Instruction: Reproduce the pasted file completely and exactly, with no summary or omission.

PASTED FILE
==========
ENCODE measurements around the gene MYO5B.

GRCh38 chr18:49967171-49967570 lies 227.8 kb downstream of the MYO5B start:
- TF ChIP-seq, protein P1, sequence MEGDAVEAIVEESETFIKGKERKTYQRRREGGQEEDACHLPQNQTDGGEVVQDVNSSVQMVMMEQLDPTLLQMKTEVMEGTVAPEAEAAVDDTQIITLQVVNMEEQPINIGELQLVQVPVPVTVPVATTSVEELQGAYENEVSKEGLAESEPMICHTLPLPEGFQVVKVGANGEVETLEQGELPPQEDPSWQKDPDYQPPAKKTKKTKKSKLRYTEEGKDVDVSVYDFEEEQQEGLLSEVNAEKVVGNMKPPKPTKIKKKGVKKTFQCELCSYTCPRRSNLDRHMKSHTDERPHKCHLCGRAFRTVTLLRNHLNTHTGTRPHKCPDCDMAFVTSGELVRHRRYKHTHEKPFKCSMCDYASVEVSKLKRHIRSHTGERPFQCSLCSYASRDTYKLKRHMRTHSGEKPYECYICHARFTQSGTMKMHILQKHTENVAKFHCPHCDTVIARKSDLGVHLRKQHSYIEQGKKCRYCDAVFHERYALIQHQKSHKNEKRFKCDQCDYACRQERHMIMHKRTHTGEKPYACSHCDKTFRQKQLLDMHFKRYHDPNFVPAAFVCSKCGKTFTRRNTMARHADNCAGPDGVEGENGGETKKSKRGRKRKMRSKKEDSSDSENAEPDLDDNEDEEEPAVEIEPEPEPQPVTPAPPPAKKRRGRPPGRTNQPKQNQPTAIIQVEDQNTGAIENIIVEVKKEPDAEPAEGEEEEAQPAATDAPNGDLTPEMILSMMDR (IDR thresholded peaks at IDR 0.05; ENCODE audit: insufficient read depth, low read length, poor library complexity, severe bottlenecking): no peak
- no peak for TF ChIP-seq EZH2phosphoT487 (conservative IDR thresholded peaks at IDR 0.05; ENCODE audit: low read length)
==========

ENCODE measurements around the gene MYO5B.

GRCh38 chr18:49967171-49967570 lies 227.8 kb downstream of the MYO5B start:
- TF ChIP-seq, protein P1, sequence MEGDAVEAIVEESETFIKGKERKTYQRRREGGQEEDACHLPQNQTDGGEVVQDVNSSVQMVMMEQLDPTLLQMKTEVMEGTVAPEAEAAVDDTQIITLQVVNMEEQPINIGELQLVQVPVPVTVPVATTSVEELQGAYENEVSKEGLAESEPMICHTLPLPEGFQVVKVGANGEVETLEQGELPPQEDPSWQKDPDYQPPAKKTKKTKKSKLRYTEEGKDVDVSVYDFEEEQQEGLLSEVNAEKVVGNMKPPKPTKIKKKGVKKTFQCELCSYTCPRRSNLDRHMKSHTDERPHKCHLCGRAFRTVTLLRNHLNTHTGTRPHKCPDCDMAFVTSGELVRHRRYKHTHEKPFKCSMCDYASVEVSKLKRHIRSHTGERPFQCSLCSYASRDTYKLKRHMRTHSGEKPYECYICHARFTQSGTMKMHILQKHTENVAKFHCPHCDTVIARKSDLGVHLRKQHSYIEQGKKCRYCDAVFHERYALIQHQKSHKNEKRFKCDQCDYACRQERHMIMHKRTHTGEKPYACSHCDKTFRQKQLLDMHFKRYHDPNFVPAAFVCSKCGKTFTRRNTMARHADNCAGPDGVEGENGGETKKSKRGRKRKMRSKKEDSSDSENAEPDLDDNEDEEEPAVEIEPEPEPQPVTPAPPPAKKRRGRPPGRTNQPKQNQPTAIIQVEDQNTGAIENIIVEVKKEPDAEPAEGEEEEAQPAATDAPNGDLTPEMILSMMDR (IDR thresholded peaks at IDR 0.05; ENCODE audit: insufficient read depth, low read length, poor library complexity, severe bottlenecking): no peak
- no peak for TF ChIP-seq EZH2phosphoT487 (conservative IDR thresholded peaks at IDR 0.05; ENCODE audit: low read length)